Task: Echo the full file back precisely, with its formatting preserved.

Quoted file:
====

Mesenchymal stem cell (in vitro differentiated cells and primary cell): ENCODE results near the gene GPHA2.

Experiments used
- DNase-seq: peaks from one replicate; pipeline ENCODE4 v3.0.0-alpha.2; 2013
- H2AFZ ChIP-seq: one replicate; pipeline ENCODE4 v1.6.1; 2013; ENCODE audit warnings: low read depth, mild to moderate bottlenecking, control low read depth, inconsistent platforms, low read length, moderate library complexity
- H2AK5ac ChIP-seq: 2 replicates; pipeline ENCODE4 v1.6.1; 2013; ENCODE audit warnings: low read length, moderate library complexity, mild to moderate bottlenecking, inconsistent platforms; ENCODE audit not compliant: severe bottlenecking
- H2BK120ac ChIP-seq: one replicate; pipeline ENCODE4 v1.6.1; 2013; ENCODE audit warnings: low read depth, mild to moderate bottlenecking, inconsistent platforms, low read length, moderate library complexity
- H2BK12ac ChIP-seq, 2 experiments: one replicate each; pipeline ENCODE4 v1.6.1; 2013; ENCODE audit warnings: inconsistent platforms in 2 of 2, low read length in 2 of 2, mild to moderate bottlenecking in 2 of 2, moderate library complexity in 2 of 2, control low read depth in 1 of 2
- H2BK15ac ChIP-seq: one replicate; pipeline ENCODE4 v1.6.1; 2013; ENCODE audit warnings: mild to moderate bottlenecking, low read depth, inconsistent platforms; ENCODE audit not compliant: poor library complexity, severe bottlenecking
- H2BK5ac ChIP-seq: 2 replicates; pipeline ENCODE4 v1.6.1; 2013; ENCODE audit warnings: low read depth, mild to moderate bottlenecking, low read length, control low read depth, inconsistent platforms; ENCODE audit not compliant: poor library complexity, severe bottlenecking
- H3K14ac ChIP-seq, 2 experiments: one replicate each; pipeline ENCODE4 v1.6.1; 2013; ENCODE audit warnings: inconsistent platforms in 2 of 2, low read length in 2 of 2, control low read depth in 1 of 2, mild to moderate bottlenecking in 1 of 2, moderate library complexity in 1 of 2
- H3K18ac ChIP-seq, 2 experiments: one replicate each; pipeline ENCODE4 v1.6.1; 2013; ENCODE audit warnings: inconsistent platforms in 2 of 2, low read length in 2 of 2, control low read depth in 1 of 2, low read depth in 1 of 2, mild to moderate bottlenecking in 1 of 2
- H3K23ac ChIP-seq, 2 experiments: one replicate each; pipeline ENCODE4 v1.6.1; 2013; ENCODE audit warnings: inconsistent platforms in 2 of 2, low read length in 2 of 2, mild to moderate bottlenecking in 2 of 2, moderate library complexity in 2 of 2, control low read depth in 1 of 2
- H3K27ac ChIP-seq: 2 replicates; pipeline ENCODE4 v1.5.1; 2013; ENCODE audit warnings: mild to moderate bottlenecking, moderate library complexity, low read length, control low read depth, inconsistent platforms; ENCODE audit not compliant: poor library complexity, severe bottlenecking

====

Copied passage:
Mesenchymal stem cell (in vitro differentiated cells and primary cell): ENCODE results near the gene GPHA2.

Experiments used
- DNase-seq: peaks from one replicate; pipeline ENCODE4 v3.0.0-alpha.2; 2013
- H2AFZ ChIP-seq: one replicate; pipeline ENCODE4 v1.6.1; 2013; ENCODE audit warnings: low read depth, mild to moderate bottlenecking, control low read depth, inconsistent platforms, low read length, moderate library complexity
- H2AK5ac ChIP-seq: 2 replicates; pipeline ENCODE4 v1.6.1; 2013; ENCODE audit warnings: low read length, moderate library complexity, mild to moderate bottlenecking, inconsistent platforms; ENCODE audit not compliant: severe bottlenecking
- H2BK120ac ChIP-seq: one replicate; pipeline ENCODE4 v1.6.1; 2013; ENCODE audit warnings: low read depth, mild to moderate bottlenecking, inconsistent platforms, low read length, moderate library complexity
- H2BK12ac ChIP-seq, 2 experiments: one replicate each; pipeline ENCODE4 v1.6.1; 2013; ENCODE audit warnings: inconsistent platforms in 2 of 2, low read length in 2 of 2, mild to moderate bottlenecking in 2 of 2, moderate library complexity in 2 of 2, control low read depth in 1 of 2
- H2BK15ac ChIP-seq: one replicate; pipeline ENCODE4 v1.6.1; 2013; ENCODE audit warnings: mild to moderate bottlenecking, low read depth, inconsistent platforms; ENCODE audit not compliant: poor library complexity, severe bottlenecking
- H2BK5ac ChIP-seq: 2 replicates; pipeline ENCODE4 v1.6.1; 2013; ENCODE audit warnings: low read depth, mild to moderate bottlenecking, low read length, control low read depth, inconsistent platforms; ENCODE audit not compliant: poor library complexity, severe bottlenecking
- H3K14ac ChIP-seq, 2 experiments: one replicate each; pipeline ENCODE4 v1.6.1; 2013; ENCODE audit warnings: inconsistent platforms in 2 of 2, low read length in 2 of 2, control low read depth in 1 of 2, mild to moderate bottlenecking in 1 of 2, moderate library complexity in 1 of 2
- H3K18ac ChIP-seq, 2 experiments: one replicate each; pipeline ENCODE4 v1.6.1; 2013; ENCODE audit warnings: inconsistent platforms in 2 of 2, low read length in 2 of 2, control low read depth in 1 of 2, low read depth in 1 of 2, mild to moderate bottlenecking in 1 of 2
- H3K23ac ChIP-seq, 2 experiments: one replicate each; pipeline ENCODE4 v1.6.1; 2013; ENCODE audit warnings: inconsistent platforms in 2 of 2, low read length in 2 of 2, mild to moderate bottlenecking in 2 of 2, moderate library complexity in 2 of 2, control low read depth in 1 of 2
- H3K27ac ChIP-seq: 2 replicates; pipeline ENCODE4 v1.5.1; 2013; ENCODE audit warnings: mild to moderate bottlenecking, moderate library complexity, low read length, control low read depth, inconsistent platforms; ENCODE audit not compliant: poor library complexity, severe bottlenecking